Person:John Rawlings (8)

Watchers
Pvt. John James Rawlings
b.21 May 1821 Virginia
Facts and Events
Name Pvt. John James Rawlings
Gender Male
Birth? 21 May 1821 Virginia
Residence? abt 1860 Brunswick, Virginia, United Statesnear Lawrenceville
Military[1] 4 May 1861 Virginia5th Virginia Infantry (Civil War)/Company A
Military[1] 26 Sep 1863 Virginia59th Virginia Infantry (Civil War)/Company I
Military[1] 1864 Point Lookout, Saint Mary's, Maryland, United StatesPoint Lookout Prison Camp
Military[1] 1864 Elmira, Chemung, New York, United StatesElmira Prison Camp
Occupation? harness maker
Death[1] 27 Sep 1864 Elmira, Chemung, New York, United Statesdied of typhoid fever
References
  1. 1.0 1.1 1.2 1.3 1.4 Recorded, in Pritchett, William M., and John W. Pritchett. Civil War soldiers from Brunswick County, Virginia. (Baltimore, Maryland: Gateway Press, 2000)
    20, 465.

    For the 1st year the Brunswick Guards were designated Co. A 5th Virginia Infantry Battalion. They did little fighting, except for some participation in the Seven Days' Battles around Richmond. At the end of the first year of service, or in 1862, the 5th Battalion was disbanded, and men more than 35 years of age were discharged 13 Aug 1862. As the war dragged on and the need for men in the Confederate Army became more critical, John reenlisted. He either went, or was sent to Camp Wappo, SC, where he became a member of 3rd Co. I, 59th Virginia Infantry Regiment. He became a private on 26 Sep 1863.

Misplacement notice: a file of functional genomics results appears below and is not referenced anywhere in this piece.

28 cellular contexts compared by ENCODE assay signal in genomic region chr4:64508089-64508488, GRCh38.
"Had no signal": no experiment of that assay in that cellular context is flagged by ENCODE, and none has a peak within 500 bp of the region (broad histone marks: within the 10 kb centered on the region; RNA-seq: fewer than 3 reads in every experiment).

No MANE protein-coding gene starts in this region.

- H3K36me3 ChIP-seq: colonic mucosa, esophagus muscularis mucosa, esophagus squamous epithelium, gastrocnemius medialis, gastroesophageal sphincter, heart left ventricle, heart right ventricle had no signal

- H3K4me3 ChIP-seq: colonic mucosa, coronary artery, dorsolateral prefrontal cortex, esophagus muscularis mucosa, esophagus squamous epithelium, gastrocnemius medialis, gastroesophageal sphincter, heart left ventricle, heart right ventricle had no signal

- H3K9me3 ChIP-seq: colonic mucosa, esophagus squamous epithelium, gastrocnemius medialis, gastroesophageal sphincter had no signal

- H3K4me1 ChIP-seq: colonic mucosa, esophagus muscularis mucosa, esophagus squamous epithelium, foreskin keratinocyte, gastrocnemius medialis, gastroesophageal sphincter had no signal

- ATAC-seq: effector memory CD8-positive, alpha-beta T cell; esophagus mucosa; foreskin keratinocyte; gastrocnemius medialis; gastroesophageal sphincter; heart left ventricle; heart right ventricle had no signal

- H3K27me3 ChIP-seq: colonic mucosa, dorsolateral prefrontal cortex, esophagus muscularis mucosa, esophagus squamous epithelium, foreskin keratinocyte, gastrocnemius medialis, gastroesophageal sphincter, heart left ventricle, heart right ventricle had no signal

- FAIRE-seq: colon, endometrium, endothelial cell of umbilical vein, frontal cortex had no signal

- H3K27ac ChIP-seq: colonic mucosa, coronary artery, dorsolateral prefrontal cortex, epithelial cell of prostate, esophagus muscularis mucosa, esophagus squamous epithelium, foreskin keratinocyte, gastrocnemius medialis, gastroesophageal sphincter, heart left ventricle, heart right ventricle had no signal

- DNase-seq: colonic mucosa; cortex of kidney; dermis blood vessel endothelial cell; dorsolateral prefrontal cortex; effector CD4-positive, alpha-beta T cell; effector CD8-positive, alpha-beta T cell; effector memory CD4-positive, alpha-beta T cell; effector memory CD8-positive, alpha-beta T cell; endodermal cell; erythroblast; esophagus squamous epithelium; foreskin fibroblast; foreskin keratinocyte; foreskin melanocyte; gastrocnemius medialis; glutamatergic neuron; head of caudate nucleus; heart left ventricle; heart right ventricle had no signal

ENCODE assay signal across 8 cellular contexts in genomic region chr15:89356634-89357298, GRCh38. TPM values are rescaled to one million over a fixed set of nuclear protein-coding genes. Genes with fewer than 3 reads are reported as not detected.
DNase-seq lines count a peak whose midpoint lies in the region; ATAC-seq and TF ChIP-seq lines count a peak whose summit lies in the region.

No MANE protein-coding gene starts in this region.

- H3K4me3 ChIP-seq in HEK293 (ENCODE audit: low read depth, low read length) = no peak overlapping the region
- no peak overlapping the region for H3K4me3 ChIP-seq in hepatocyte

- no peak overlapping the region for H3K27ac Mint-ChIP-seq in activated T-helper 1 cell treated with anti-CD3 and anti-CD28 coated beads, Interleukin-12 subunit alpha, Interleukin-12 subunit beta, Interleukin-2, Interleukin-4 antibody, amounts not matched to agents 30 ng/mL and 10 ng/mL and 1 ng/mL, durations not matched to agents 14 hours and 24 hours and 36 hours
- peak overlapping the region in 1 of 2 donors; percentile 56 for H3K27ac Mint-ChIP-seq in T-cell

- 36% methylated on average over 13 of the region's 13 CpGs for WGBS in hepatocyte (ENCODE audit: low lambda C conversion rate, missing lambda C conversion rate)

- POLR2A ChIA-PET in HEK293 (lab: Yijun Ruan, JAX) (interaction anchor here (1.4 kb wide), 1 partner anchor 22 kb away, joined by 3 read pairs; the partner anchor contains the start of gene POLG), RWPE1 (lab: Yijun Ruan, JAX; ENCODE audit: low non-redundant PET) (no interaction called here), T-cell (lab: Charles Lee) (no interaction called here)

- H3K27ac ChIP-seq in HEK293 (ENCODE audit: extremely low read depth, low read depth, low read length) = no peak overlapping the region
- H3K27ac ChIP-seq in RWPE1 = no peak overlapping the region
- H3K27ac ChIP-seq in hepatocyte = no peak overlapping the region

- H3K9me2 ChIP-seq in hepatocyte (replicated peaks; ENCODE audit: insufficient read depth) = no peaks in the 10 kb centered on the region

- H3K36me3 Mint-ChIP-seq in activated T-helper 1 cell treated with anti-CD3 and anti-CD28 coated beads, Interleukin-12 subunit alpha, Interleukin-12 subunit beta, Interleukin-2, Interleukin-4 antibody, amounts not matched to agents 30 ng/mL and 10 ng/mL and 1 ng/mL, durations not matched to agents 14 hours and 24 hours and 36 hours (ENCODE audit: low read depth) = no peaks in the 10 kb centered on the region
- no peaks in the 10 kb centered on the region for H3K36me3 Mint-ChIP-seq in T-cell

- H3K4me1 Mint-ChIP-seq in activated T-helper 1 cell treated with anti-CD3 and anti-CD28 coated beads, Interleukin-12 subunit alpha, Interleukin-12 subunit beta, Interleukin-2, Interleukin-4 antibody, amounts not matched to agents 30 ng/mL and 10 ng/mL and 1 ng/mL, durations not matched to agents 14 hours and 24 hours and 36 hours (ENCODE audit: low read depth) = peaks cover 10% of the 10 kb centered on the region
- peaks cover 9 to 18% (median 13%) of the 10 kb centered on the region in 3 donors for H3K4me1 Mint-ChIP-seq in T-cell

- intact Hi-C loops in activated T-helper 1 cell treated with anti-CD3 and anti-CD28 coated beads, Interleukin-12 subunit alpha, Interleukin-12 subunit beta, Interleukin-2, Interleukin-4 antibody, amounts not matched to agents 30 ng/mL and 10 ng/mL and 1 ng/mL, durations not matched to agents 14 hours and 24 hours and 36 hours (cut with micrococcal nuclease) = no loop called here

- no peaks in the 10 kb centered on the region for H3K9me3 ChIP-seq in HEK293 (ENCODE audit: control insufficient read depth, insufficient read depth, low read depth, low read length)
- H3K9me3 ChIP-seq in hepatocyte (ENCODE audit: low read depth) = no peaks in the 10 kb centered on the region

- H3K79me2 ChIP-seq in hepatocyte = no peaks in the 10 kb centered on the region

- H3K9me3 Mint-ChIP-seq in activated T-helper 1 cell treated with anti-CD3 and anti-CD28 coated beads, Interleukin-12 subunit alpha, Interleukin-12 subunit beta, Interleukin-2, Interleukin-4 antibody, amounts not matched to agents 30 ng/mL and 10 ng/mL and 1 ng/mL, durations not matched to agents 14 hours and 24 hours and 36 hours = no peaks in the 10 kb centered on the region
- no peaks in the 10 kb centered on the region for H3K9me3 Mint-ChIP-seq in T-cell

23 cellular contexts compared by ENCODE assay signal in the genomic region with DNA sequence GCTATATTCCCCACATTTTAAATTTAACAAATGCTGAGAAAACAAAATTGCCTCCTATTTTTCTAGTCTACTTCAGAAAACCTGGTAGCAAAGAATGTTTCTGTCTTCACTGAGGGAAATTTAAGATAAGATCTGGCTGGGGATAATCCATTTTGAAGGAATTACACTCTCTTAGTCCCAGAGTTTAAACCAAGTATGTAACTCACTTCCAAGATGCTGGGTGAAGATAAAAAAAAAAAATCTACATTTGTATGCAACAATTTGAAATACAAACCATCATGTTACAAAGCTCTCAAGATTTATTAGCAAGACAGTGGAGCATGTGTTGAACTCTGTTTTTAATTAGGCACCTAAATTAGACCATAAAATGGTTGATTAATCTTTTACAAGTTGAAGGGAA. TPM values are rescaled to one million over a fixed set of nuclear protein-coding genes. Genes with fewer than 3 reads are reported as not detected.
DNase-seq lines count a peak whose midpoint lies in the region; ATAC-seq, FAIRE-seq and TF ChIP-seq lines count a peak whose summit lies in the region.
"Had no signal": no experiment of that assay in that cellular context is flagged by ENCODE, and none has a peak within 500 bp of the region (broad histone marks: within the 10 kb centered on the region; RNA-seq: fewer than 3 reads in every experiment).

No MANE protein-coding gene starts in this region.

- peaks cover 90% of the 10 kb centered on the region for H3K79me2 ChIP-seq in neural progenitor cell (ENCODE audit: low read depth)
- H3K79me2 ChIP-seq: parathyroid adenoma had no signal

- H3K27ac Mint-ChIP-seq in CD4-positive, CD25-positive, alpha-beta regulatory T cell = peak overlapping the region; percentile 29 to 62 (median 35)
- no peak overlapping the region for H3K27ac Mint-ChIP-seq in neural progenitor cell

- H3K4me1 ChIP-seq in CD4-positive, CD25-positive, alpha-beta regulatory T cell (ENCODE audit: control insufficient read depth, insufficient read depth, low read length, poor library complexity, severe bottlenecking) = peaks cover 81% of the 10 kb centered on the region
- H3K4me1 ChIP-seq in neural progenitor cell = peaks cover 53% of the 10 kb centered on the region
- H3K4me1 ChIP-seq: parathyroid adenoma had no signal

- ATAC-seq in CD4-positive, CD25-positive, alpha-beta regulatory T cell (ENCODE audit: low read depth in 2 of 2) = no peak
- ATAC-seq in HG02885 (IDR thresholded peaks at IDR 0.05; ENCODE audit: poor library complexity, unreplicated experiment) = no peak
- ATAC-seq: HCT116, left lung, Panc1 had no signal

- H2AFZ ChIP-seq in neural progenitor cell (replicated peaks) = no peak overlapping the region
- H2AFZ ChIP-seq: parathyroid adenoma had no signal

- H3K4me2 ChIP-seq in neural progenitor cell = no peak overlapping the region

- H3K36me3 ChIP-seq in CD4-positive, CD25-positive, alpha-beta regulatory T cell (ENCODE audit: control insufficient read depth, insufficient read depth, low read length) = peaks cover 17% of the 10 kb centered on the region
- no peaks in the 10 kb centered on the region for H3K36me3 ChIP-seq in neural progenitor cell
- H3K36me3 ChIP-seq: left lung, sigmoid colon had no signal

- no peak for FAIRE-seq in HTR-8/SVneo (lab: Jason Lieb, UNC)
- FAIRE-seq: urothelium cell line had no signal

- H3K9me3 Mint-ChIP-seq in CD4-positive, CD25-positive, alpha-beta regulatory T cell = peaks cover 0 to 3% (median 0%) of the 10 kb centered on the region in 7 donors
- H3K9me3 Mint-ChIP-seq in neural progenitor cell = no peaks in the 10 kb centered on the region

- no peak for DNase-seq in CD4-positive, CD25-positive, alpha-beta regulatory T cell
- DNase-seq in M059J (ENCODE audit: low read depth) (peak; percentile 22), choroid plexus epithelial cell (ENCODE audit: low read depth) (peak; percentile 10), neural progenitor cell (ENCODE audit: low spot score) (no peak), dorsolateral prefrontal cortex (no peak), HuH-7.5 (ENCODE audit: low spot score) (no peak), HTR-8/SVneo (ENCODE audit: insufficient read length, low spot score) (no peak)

The 3rd Co I. 59th Infantry Regiment had a long and complicated history. The men of the original Company were transferred several times before they finally became a company in the 59th Regiment. The 59th Infantry Regiment, in which the Brunswick Blues also served, was sent to SC as part of Gen. Henry A. Wise's Brigade. They were recalled to Petersburg, VA in 1864 when Gen. Lee needed them to help check the Yankee invasion. The brigade came to VA by train and on reaching Hicksford the men of this brigade were ordered to proceed northward by foot to guard the railroad bridge across the Nottoway River. Reaching the bridge, they took a defensive position, but were attacked by a large Federal cavalry force. The Yankees drove the Confederates back and set fire to the bridge. In this battle the Brunswick Blues suffered several casualties. The cavalrymen wounded and captured John James Rawlings.

    John was imprisoned at Point Lookout, MD. On 15 Aug 1865 he was transferred to the even more infamous prison at Elmira, NY, arriving there on 17 Aug. The following month John was stricken with typhoid fever and died 27 Sep 1864. The records show that his complexion was dark, his eyes blue, and his hair black. He was 5' 9" tall.